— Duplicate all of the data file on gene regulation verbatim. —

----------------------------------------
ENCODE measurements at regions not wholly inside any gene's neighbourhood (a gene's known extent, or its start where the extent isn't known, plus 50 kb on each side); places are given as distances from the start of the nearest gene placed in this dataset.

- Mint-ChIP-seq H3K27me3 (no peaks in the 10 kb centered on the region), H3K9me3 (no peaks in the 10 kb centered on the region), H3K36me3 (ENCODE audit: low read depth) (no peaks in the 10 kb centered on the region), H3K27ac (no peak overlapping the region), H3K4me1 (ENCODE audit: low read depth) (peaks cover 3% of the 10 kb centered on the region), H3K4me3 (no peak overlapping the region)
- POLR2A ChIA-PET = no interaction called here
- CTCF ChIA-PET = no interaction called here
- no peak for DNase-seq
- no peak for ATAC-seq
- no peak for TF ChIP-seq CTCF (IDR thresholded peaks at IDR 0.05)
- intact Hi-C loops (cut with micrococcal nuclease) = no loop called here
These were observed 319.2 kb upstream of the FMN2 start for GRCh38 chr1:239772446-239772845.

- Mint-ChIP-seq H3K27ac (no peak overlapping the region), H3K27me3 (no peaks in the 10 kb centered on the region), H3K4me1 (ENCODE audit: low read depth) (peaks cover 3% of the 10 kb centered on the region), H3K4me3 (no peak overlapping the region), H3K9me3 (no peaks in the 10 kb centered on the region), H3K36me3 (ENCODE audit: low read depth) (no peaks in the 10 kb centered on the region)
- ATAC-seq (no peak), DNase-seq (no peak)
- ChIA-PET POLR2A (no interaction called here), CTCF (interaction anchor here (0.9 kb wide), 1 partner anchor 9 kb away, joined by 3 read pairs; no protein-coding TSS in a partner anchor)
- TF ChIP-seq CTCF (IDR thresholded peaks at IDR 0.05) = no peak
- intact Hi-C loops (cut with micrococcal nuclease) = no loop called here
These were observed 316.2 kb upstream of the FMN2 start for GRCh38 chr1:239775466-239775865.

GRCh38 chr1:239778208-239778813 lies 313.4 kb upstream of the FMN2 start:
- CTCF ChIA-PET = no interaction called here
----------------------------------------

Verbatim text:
ENCODE measurements at regions not wholly inside any gene's neighbourhood (a gene's known extent, or its start where the extent isn't known, plus 50 kb on each side); places are given as distances from the start of the nearest gene placed in this dataset.

- Mint-ChIP-seq H3K27me3 (no peaks in the 10 kb centered on the region), H3K9me3 (no peaks in the 10 kb centered on the region), H3K36me3 (ENCODE audit: low read depth) (no peaks in the 10 kb centered on the region), H3K27ac (no peak overlapping the region), H3K4me1 (ENCODE audit: low read depth) (peaks cover 3% of the 10 kb centered on the region), H3K4me3 (no peak overlapping the region)
- POLR2A ChIA-PET = no interaction called here
- CTCF ChIA-PET = no interaction called here
- no peak for DNase-seq
- no peak for ATAC-seq
- no peak for TF ChIP-seq CTCF (IDR thresholded peaks at IDR 0.05)
- intact Hi-C loops (cut with micrococcal nuclease) = no loop called here
These were observed 319.2 kb upstream of the FMN2 start for GRCh38 chr1:239772446-239772845.

- Mint-ChIP-seq H3K27ac (no peak overlapping the region), H3K27me3 (no peaks in the 10 kb centered on the region), H3K4me1 (ENCODE audit: low read depth) (peaks cover 3% of the 10 kb centered on the region), H3K4me3 (no peak overlapping the region), H3K9me3 (no peaks in the 10 kb centered on the region), H3K36me3 (ENCODE audit: low read depth) (no peaks in the 10 kb centered on the region)
- ATAC-seq (no peak), DNase-seq (no peak)
- ChIA-PET POLR2A (no interaction called here), CTCF (interaction anchor here (0.9 kb wide), 1 partner anchor 9 kb away, joined by 3 read pairs; no protein-coding TSS in a partner anchor)
- TF ChIP-seq CTCF (IDR thresholded peaks at IDR 0.05) = no peak
- intact Hi-C loops (cut with micrococcal nuclease) = no loop called here
These were observed 316.2 kb upstream of the FMN2 start for GRCh38 chr1:239775466-239775865.

GRCh38 chr1:239778208-239778813 lies 313.4 kb upstream of the FMN2 start:
- CTCF ChIA-PET = no interaction called here